[webkit-dev] Widget / Drawing API thoughts

Kevin Ollivier kevino at theolliviers.com
Wed Jun 29 23:22:00 PDT 2005

Hi Darin and all,

On Jun 28, 2005, at 10:06 AM, Darin Adler wrote:

> On Jun 27, 2005, at 6:14 PM, Timothy Hatcher wrote:
>> If a CSS file starts requesting specific visual changes (aside  
>> from margins, and maybe even padding for some controls) switch  
>> over to a non-native, fully styleable control (ala the <button>  
>> tag vs <input type="button">). In my web design experience it is  
>> typically an all or nothing game, either the designer wants to  
>> tweak the control in every direction visually, or no form control  
>> selectors at all. (This isn't always the case, but likely the  
>> majority.)
> Yes, this is what we have in mind. Dave Hyatt and I have been  
> talking about this basic approach for at least the last couple of  
> years. I also think there should be a CSS property that explicitly  
> sets the switch. The "automatic switchover" would be the default,  
> but you could override the heuristic with the CSS property.
>> That mix-and-match middle ground is where it gets shaky. Mac OS X  
>> native elements can control text-color and background (color  
>> only). So does that mean you would or would-not switch to non- 
>> native if the native controls are capable of handling the style  
>> request? (This would obviously be platform dependent, with Mac OS  
>> X controls being the least styleable of most platforms.)
> Also consider that WebKit could easily have Mac OS X styled  
> controls that are even more styleable than the native ones. It is  
> indeed a complicated issue when to switch over to "more-generic"  
> controls. It's not even clear that there's a true concept of "more- 
> generic-looking". In practice maximum compatibility probably means  
> something more like "make the controls look exactly like Windows".

BTW, while doing a little research on the subject, I came across a  
page detailing (with screenshots) what the various browsers do on  
different platforms when asked to style form controls:


The interesting thing is that, even for browsers like Firefox, the  
result is basically that they don't do much of anything, except  
perhaps adjust font face/size - even when they are clearly emulating  
the controls (see IE 5 for Mac ;-). So this pretty much confirms  
Darin's statement about there being no concept of a "generic looking"  

Ideally, as one of the main goals of CSS is to give control of the  
interface back to the web site designer, I think when designers apply  
any style(s) to a control the entire control should appear the same  
on all platforms. I don't think it should 'mix and match' with native  
styles. If they're not designing on Mac, for example, they probably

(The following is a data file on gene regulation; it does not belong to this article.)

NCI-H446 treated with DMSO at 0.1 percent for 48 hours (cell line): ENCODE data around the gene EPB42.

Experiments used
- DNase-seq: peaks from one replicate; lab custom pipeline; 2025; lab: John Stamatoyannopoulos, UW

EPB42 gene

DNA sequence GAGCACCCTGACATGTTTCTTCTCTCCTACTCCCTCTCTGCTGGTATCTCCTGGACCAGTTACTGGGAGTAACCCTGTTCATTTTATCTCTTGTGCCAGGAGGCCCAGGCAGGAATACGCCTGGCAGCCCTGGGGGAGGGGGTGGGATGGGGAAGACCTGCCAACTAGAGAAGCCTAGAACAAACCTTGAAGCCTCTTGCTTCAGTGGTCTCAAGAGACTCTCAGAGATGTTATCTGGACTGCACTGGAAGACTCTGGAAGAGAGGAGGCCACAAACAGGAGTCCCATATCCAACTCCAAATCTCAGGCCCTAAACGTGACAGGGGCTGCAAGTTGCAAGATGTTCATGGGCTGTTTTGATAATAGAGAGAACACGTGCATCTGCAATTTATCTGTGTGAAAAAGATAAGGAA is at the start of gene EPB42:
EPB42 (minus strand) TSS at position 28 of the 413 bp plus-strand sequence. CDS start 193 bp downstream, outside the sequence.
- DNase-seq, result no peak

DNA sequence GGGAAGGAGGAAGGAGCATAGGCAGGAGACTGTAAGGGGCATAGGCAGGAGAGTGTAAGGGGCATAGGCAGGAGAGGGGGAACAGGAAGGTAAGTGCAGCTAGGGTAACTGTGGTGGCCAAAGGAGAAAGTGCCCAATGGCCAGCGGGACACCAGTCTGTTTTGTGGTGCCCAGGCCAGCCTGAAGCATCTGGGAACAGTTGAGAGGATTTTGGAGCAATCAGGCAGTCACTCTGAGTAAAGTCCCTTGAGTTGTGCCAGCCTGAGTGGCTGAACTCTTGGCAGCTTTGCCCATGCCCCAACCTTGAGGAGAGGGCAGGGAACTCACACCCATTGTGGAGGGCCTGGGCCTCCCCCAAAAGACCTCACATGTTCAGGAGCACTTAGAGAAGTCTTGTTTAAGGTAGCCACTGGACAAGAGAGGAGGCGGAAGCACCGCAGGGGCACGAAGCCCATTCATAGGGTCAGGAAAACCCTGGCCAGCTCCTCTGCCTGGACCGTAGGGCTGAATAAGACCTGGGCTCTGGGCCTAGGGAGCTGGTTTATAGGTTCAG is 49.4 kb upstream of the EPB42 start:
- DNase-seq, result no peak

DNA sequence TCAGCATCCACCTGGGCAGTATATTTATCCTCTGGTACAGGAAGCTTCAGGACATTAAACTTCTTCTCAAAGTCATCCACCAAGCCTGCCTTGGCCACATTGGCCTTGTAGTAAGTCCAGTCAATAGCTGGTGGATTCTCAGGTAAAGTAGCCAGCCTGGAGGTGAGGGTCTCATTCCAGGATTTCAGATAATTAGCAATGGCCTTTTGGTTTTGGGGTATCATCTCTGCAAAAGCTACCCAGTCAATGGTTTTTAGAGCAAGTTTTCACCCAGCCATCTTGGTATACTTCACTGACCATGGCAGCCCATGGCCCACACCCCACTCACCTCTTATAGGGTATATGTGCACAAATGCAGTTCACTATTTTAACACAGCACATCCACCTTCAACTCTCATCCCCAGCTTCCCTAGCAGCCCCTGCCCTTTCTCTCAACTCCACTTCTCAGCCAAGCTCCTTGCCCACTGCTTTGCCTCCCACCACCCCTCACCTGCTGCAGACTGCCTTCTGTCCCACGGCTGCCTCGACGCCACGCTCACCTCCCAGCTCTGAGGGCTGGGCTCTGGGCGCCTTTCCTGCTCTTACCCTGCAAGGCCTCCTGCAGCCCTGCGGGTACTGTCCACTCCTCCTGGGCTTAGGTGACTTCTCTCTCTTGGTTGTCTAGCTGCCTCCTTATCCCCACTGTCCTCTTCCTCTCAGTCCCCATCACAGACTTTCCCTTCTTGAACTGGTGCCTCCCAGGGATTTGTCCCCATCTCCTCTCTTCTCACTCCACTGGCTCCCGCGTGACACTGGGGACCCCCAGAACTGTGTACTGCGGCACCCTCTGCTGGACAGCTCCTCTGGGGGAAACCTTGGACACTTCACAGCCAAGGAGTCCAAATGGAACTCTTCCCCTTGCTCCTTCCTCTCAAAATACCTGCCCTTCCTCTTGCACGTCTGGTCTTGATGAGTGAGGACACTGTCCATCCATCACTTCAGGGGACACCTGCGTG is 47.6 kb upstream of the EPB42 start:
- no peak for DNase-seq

haven't considered how some of their styling might look when mixed  
with native Mac control elements, and it could lead to some odd- 
looking results. (Believe me, we've experienced this with  
wxWidgets. ;-) So I think the browser should show the designer what  
they designed, everywhere.

Of course, this brings up the issue Darin mentioned that there  
currently isn't a concept of a "generic looking" control, and even  
Windows buttons are starting to have different styles, so I'm not  
sure emulating them would give the correct results. Perhaps by taking  
on this task it's up to Safari to define such a thing as a "CSS- 
styled button". ;-) Thoughts? Anyone know if other browsers are  
heading in this direction as well?

Of course, the article above also suggests that the correct default  
behavior should be to be as native as possible, so I still would  
prefer at least a native control override option. I think how it is  
implemented internally should ideally be port-specific, so that ports  
could use a 'styled' control for the native option if they want, but  
I do believe there should be some concept still of native controls,  
as for us it's just much less maintenance to use the control rather  
than to emulate it. ;-) (in our case, the wxWidgets devs will make  
sure they're always looking and functioning as they should on all  
platforms. that means a much better possibility that our port stays  
sharp looking across platforms even when Longhorn comes out.)



>> And if one form control is styled, but the rest of the controls  
>> aren't, do you use the same control drawing API for all? (I would  
>> assume yes, to be semi-consistent. Most designers would style all  
>> controls typically.)
> At the moment, the style of one element doesn't affect the  
> appearance of other elements on the same page. So some page-wide  
> heuristic is tricky, but I can see how that would be nice.
>     -- Darin
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